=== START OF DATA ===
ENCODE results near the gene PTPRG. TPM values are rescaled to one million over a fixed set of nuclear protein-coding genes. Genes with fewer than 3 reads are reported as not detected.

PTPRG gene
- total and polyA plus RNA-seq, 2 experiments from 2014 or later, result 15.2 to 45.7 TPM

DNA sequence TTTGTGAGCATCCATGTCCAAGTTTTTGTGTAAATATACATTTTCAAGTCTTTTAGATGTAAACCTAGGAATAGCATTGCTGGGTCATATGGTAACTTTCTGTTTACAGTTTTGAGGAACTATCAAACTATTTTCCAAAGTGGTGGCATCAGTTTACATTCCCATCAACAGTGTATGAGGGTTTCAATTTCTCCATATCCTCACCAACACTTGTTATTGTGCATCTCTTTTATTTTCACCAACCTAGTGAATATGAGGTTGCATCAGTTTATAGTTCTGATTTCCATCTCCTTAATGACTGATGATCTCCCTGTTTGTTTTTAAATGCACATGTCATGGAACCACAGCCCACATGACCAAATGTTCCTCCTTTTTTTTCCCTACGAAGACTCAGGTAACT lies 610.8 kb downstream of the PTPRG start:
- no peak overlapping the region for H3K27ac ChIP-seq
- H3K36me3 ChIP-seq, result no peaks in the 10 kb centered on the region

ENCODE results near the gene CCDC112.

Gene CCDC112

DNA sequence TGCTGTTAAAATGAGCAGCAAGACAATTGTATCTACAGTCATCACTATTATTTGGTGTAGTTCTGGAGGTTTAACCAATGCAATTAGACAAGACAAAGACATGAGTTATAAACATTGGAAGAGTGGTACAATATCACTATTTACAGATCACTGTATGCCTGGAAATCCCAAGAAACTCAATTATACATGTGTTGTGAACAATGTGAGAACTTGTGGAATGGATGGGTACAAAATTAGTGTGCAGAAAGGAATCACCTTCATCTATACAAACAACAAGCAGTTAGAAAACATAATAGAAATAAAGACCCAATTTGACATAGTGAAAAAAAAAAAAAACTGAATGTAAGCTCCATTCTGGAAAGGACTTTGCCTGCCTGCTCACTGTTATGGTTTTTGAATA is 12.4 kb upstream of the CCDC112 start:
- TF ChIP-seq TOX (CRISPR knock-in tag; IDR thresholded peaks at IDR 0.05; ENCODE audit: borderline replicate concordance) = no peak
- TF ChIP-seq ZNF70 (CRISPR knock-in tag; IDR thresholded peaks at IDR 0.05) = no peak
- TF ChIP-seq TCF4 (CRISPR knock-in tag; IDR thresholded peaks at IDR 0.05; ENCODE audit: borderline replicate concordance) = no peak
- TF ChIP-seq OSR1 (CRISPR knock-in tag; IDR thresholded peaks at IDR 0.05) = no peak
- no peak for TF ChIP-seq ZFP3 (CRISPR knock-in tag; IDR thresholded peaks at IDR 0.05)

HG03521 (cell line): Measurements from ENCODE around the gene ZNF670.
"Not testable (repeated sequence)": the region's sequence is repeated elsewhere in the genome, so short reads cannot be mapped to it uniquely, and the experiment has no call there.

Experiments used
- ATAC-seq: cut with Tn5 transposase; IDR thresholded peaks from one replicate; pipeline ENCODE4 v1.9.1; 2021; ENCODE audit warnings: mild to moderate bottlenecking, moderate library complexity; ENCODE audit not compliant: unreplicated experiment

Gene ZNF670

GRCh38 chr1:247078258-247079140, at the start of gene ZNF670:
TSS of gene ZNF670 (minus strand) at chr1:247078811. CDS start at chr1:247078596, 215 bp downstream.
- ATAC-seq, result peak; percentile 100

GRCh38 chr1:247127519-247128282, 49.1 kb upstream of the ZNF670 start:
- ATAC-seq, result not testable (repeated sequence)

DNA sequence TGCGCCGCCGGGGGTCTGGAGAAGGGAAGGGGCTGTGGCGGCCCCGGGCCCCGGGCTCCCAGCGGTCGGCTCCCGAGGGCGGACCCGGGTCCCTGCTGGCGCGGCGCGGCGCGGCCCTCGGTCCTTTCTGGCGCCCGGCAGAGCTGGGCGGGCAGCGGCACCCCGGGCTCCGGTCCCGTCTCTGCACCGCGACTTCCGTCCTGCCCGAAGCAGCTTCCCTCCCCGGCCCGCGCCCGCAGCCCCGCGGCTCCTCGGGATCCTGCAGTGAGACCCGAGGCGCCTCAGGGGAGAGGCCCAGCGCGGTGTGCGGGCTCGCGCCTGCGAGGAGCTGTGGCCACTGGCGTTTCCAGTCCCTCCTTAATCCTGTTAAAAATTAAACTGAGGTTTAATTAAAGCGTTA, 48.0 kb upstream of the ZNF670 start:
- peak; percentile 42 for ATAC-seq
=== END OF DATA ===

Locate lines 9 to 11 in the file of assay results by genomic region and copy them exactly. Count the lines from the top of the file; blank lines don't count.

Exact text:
DNA sequence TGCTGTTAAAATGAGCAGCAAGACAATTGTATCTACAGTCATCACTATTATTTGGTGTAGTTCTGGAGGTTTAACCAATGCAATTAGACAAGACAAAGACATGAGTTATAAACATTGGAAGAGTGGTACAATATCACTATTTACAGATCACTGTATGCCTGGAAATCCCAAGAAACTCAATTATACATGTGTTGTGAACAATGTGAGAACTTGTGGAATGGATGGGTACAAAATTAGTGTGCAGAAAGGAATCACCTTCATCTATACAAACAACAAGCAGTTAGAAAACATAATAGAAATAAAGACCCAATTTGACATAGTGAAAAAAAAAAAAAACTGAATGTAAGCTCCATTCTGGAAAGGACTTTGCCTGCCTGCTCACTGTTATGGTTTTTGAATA is 12.4 kb upstream of the CCDC112 start:
- TF ChIP-seq TOX (CRISPR knock-in tag; IDR thresholded peaks at IDR 0.05; ENCODE audit: borderline replicate concordance) = no peak
- TF ChIP-seq ZNF70 (CRISPR knock-in tag; IDR thresholded peaks at IDR 0.05) = no peak